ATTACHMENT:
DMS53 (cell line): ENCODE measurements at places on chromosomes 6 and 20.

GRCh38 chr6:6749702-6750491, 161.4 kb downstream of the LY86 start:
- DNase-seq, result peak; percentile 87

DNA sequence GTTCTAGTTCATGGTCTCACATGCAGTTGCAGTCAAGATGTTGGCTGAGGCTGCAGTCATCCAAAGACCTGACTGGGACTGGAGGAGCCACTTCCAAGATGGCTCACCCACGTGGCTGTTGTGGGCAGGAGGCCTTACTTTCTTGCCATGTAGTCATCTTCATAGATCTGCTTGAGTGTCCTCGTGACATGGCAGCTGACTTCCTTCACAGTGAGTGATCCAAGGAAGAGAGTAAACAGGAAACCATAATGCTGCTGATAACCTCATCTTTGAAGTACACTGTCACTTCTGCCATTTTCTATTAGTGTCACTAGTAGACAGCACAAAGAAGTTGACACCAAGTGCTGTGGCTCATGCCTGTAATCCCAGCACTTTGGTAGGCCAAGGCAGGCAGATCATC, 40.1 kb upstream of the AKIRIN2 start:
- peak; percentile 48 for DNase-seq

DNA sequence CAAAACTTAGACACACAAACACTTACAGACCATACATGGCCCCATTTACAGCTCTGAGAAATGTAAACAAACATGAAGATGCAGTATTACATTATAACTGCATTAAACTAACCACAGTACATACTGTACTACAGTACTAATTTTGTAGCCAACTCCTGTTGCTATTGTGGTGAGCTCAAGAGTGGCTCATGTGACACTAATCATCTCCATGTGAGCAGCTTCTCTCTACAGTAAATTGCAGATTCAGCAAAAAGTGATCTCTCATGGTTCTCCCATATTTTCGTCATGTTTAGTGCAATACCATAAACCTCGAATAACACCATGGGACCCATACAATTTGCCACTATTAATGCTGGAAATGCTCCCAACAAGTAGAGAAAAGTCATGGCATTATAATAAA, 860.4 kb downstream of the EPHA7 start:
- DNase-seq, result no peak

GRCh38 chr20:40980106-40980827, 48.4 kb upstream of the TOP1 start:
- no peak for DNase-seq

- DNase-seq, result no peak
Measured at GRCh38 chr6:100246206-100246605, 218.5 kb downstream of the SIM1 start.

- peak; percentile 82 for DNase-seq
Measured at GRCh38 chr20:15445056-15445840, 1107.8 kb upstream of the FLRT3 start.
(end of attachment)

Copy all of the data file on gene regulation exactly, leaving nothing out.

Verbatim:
DMS53 (cell line): ENCODE measurements at places on chromosomes 6 and 20.

GRCh38 chr6:6749702-6750491, 161.4 kb downstream of the LY86 start:
- DNase-seq, result peak; percentile 87

DNA sequence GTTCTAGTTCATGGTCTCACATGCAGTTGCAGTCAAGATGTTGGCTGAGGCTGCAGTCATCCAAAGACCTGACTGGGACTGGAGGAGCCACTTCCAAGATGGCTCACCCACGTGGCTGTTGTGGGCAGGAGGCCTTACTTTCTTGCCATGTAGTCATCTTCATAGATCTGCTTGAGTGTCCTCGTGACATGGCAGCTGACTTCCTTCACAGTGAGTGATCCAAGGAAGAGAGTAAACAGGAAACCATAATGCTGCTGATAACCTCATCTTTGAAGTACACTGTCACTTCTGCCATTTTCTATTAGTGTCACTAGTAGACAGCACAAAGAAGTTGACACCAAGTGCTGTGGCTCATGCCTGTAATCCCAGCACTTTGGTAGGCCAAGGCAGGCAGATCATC, 40.1 kb upstream of the AKIRIN2 start:
- peak; percentile 48 for DNase-seq

DNA sequence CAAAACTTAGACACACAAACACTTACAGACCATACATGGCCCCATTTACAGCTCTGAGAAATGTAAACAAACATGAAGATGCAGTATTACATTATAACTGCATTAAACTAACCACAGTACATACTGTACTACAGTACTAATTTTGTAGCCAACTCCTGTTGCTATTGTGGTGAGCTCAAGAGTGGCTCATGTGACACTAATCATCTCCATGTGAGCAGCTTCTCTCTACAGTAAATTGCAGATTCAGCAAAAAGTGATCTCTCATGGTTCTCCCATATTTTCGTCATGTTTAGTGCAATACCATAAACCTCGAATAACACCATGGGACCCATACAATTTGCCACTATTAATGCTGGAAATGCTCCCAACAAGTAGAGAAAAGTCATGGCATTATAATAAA, 860.4 kb downstream of the EPHA7 start:
- DNase-seq, result no peak

GRCh38 chr20:40980106-40980827, 48.4 kb upstream of the TOP1 start:
- no peak for DNase-seq

- DNase-seq, result no peak
Measured at GRCh38 chr6:100246206-100246605, 218.5 kb downstream of the SIM1 start.

- peak; percentile 82 for DNase-seq
Measured at GRCh38 chr20:15445056-15445840, 1107.8 kb upstream of the FLRT3 start.